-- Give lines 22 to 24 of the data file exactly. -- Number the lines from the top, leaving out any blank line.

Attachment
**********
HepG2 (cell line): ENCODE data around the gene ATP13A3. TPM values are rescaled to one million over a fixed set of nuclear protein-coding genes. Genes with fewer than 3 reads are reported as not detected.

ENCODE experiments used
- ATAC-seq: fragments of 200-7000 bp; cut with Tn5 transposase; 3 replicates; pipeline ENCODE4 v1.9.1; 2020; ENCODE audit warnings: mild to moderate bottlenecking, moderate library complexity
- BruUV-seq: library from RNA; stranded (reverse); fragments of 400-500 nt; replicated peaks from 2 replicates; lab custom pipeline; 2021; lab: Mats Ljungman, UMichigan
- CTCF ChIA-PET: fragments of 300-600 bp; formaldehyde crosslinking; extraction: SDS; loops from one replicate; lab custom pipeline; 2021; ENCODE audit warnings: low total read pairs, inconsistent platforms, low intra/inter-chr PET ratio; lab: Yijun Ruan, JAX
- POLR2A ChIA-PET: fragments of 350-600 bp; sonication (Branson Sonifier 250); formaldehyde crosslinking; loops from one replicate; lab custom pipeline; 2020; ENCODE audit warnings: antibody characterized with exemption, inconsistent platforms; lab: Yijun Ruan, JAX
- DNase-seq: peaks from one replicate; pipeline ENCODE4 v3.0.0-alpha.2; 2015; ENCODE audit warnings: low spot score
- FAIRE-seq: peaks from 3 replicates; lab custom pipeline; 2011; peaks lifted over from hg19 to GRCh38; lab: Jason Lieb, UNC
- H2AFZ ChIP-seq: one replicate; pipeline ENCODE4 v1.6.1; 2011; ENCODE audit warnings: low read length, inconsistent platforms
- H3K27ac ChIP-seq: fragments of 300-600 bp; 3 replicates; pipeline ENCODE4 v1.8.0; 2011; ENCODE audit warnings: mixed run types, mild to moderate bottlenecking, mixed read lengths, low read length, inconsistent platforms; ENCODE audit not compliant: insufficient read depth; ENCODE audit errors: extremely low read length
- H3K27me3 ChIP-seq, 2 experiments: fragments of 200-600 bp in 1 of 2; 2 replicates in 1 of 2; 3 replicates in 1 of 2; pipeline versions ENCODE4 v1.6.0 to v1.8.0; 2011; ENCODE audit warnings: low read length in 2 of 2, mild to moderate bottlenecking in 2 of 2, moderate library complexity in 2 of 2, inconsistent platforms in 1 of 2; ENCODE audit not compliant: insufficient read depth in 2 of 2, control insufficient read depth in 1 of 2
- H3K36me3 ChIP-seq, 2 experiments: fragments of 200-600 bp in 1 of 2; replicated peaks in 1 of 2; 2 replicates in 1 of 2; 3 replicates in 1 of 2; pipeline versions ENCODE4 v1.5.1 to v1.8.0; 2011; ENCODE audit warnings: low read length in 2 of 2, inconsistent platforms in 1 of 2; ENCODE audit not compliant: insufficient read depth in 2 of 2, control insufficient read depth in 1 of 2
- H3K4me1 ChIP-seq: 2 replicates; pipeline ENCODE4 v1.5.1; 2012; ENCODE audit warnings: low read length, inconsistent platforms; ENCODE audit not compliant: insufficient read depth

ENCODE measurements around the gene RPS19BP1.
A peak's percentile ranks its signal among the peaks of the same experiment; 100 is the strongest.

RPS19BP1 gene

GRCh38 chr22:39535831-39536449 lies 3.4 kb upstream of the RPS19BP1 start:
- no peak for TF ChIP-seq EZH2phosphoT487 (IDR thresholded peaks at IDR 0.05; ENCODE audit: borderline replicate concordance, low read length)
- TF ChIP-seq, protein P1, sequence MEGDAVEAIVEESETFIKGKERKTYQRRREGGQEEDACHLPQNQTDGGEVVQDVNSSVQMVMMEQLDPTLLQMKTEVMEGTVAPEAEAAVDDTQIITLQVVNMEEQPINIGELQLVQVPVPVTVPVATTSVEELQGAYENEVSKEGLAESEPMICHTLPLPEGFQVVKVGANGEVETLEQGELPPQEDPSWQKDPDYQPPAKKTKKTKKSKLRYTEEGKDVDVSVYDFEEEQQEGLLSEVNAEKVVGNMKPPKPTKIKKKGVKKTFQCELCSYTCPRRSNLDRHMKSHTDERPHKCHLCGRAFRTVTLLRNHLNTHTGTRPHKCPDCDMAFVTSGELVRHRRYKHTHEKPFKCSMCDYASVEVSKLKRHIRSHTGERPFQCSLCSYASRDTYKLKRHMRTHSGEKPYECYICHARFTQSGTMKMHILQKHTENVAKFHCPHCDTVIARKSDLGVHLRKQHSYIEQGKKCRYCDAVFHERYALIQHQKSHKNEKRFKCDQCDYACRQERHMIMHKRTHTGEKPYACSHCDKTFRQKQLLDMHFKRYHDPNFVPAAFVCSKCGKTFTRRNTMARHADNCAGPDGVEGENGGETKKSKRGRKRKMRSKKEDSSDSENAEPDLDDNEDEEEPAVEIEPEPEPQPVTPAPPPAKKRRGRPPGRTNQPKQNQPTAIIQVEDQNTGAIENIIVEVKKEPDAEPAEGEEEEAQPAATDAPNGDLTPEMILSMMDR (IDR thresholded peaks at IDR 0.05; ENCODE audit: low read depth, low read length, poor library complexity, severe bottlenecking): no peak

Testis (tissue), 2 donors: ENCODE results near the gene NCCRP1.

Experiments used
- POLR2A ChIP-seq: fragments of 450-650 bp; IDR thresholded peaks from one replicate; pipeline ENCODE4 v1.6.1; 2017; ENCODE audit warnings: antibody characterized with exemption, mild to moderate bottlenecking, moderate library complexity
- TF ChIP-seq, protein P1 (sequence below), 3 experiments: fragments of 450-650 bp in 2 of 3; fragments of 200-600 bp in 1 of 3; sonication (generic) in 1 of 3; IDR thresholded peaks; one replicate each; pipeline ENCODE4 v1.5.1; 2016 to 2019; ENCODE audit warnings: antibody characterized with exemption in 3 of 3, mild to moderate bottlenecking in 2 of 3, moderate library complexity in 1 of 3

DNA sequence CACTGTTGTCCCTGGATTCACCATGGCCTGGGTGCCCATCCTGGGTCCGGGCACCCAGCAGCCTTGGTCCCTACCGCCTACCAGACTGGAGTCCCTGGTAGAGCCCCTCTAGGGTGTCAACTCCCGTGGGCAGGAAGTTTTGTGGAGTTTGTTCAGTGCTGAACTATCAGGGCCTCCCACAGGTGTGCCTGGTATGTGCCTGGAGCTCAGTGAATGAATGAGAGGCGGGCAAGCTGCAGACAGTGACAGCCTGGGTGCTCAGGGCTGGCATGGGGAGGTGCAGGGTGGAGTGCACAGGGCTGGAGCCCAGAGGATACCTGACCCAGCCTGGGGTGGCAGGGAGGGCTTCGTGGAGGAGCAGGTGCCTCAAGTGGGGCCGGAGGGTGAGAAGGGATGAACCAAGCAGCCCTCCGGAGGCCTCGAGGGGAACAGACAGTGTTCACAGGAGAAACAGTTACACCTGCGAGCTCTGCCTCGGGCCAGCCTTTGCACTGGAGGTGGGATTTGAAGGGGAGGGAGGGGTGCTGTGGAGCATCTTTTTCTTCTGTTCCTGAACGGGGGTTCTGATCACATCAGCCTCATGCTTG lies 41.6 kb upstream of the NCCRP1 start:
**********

- POLR2A ChIP-seq: fragments of 450-650 bp; IDR thresholded peaks from one replicate; pipeline ENCODE4 v1.6.1; 2017; ENCODE audit warnings: antibody characterized with exemption, mild to moderate bottlenecking, moderate library complexity
- TF ChIP-seq, protein P1 (sequence below), 3 experiments: fragments of 450-650 bp in 2 of 3; fragments of 200-600 bp in 1 of 3; sonication (generic) in 1 of 3; IDR thresholded peaks; one replicate each; pipeline ENCODE4 v1.5.1; 2016 to 2019; ENCODE audit warnings: antibody characterized with exemption in 3 of 3, mild to moderate bottlenecking in 2 of 3, moderate library complexity in 1 of 3

DNA sequence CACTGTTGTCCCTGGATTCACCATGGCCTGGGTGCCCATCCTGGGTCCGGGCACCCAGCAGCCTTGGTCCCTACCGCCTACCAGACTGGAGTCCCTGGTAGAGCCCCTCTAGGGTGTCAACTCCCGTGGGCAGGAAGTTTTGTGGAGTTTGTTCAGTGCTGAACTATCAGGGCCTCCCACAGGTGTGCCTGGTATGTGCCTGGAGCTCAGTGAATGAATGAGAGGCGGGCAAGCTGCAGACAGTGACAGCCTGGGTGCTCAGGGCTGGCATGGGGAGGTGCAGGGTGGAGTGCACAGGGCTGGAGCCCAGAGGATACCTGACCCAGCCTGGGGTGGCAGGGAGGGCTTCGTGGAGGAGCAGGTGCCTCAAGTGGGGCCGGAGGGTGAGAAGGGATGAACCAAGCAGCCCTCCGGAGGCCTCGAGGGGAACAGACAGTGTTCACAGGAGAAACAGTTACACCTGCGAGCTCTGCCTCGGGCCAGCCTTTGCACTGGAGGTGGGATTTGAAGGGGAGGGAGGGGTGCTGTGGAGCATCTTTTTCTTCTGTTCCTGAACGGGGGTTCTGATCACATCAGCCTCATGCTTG lies 41.6 kb upstream of the NCCRP1 start: